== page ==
I was pleasantly surprised to learn that there is a day dedicated to bicycle – 3rd June. And why not? Bicycle, after all, is an important part of life – the first independent mode of transport for a child, irrespective of the economic strata. As bullock carts were for long distances, bicycle was the easiest and most convenient mode of transport for short spins. In villages, bicycles are still one of the most important ways to commute. Being an environment-friendly means of transport and promoting a healthy lifestyle are additional advantages that bicycles offer besides pure nostalgia, even in developed nations.

Being brought up in a village, I knew of no other vehicle except bicycle. As a child, when I was in school which was around 7 kilometres away, I would walk down. While coming back I had to purchase some groceries or essentials for home and neighbours. I would carry it in my hands and walk such long distances. Occasionally, I would ride a friend’s bicycle, take him as a pillion to school. We didn’t have money to buy a bicycle. My mother understood that I needed one without which I had to face lot of pain of walking in the sun, carrying heavy bags of essentials and school bag after long tiring days at school. Unlike these days, where Hon’ble Chief Minister provides free bicycles to the students in rural areas, especially girls, we weren’t given such assistance.

I vividly remember the story we had in Odia Literature on Mo Cycle (My Cycle) about the evolution and origins of cycle as it is in its present form. From the ones which are functional, to gear fitted and advanced cycles, there has been a definite improvement in the look and function of the cycles.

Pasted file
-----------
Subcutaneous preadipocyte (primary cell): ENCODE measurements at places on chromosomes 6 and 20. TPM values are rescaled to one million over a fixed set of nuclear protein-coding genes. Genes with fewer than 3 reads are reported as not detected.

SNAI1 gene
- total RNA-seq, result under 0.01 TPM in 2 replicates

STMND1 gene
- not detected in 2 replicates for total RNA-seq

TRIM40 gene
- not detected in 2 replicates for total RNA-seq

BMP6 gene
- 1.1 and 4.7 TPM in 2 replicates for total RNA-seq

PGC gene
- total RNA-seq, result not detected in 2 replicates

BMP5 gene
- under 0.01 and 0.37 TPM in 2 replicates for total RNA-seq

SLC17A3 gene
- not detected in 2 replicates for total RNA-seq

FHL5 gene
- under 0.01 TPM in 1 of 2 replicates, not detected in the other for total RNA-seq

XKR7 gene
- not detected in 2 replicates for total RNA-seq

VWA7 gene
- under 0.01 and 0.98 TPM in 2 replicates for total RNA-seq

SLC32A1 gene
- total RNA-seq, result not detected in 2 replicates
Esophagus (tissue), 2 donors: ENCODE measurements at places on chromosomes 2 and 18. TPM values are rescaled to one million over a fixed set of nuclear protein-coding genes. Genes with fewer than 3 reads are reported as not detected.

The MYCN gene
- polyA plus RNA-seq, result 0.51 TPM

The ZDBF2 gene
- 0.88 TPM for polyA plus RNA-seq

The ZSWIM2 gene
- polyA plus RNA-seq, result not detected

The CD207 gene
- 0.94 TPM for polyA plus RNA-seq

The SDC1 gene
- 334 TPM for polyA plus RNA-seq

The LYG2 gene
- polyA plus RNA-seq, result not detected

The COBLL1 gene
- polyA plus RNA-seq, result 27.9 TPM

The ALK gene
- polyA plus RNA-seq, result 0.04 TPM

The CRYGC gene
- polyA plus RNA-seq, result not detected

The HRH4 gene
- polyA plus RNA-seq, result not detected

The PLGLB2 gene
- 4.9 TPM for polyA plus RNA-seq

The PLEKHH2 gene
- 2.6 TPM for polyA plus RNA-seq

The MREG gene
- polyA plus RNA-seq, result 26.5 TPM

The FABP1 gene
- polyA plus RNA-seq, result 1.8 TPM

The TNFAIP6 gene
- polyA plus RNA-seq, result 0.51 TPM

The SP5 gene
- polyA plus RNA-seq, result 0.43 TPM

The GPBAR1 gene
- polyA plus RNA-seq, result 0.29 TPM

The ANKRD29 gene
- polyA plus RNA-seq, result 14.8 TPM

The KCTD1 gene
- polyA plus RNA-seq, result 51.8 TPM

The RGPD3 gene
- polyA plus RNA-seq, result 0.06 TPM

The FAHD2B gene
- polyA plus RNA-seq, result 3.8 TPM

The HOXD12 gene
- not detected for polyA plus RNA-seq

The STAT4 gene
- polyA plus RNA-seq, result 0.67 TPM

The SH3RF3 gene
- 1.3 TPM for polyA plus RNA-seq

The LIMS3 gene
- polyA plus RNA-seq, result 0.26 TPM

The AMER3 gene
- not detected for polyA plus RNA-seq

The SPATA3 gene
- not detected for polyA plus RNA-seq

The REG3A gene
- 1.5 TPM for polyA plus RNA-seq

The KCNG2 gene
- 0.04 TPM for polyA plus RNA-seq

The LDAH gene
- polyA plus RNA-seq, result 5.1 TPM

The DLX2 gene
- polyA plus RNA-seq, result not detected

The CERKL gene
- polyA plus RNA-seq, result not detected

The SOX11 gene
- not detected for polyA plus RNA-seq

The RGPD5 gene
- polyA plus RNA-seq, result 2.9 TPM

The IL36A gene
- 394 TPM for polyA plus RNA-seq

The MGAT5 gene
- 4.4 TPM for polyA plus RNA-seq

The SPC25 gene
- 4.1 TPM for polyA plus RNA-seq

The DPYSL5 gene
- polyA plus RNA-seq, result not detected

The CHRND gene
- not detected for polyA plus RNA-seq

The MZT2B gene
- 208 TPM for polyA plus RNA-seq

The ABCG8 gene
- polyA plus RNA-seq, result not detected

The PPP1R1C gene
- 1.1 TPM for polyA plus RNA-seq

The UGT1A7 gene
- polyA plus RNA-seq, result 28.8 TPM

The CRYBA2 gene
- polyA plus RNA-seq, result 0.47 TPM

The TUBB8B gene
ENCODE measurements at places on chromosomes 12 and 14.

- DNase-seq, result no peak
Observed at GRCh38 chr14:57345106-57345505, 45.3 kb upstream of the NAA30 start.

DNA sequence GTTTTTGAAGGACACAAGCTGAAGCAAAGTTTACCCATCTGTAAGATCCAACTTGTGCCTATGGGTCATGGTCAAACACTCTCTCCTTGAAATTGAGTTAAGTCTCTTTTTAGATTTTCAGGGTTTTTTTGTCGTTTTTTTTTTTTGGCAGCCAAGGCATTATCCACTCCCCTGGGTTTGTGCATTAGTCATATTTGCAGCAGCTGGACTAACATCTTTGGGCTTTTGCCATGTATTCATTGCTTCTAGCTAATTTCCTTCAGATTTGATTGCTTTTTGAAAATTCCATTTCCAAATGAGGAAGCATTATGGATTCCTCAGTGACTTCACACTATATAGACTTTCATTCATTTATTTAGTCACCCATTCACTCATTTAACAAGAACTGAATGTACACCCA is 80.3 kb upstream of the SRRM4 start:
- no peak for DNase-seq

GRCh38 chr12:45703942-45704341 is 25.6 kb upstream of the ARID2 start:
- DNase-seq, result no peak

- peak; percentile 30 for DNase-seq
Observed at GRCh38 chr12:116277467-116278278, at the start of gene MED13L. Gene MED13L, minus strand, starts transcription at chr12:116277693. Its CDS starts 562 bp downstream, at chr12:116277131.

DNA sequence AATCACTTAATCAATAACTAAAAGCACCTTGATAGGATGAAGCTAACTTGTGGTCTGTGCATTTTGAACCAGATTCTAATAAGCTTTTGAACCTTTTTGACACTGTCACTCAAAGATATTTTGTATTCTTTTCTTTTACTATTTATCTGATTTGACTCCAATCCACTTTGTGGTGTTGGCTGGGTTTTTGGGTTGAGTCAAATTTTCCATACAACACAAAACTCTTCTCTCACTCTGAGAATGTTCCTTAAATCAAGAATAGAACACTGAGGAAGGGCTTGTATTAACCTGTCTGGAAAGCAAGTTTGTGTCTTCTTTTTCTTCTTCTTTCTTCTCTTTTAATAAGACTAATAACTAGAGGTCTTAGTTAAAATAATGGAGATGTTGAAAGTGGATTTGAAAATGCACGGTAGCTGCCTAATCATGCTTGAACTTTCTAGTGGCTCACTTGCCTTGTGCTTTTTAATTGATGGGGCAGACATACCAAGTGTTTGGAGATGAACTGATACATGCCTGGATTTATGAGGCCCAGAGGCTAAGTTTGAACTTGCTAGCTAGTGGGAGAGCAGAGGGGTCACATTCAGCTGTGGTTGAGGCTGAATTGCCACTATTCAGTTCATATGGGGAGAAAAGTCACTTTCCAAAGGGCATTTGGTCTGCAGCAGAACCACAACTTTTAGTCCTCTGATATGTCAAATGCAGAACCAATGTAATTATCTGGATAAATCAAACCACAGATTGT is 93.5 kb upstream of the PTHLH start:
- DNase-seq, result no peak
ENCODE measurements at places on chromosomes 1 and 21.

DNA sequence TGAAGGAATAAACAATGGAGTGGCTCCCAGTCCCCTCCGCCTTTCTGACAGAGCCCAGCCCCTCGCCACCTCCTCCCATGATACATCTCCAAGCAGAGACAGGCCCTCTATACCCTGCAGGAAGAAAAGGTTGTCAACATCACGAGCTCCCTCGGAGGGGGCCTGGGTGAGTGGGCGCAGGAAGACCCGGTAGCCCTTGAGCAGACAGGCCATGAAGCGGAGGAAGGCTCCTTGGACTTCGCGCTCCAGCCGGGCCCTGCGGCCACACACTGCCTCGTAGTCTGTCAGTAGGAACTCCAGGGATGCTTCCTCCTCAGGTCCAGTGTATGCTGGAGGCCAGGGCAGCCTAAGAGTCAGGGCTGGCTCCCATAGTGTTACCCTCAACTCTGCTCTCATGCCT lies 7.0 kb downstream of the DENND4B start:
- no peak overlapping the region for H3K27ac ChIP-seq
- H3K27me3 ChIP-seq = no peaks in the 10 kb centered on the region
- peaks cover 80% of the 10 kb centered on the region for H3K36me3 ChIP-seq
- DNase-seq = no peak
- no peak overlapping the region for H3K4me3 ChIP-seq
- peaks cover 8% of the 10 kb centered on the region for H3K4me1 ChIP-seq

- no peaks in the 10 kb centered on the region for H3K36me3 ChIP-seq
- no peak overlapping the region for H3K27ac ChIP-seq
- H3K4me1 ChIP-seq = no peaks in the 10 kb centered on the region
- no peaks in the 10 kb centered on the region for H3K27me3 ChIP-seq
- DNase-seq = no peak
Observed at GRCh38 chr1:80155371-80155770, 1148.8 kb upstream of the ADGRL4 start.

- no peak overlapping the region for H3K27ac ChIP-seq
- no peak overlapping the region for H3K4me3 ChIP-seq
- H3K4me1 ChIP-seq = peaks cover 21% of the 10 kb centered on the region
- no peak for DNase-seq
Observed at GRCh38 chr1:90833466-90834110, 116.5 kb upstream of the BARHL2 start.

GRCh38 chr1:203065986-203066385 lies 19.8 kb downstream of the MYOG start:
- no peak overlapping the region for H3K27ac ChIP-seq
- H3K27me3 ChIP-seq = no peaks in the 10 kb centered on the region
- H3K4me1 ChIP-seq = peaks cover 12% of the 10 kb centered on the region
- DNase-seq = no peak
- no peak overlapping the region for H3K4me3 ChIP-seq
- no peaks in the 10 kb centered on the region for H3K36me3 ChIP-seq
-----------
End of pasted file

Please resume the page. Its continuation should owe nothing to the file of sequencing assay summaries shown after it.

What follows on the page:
I still remember that my elder brother had sent a saree for my mother from Jamshedpur. My mother sold it at Rs 50 and bought me a second hand Norton cycle. That was a day of joy for me. I was so happy that Maa got me a cycle and understood how dear it will be as Maa sold her saree to a neighbour and bought it for me. Maa for once, didn’t show her sacrifice. My joy knew no bounds and I was glad that even I had a cycle like my friends.

This was when I was in Grade VII. It made my life easy. Going to school and running errands became much easier for me. Sometimes I would take Maa or Iti as a pillion rider as well. When I reached Grade X, Maa got me another cycle after saving each pie – Hercules Cycle. I remember it had a basket in front and I used to keep my books there while going to high school.

When we were getting a cement wall done at our homestead in Kalarabanka, for which Maa had to run from pillar to post, I would carry bags of cement on the seat of my Hercules Cycle and get it home because we didn’t have spare money to give it to the civil contractor who would often inflate the price. It was immensely tough to bring those cement bags and push the cycle for more than five kilometres.

When I was in Bhubaneswar during college, and then lectureship and setting up of KIIT & KISS, I never used a bicycle. What I so dearly wanted once in life, I was not interested in it. I used to take town bus for commute or just walk ten kilometres daily. Then I purchased a second hand Hero Honda Sleek in which I would ride 25-30 kilometres per day while establishing KIIT & KISS during it’s formative years.

Nowadays also I don’t get to ride a bicycle except for rare occasions but I like it even today. My heart is still in a village – the river, the friends, the cool evening breeze, the warm sun, silent roads, running errands and going to school and cycling back to nostalgic times.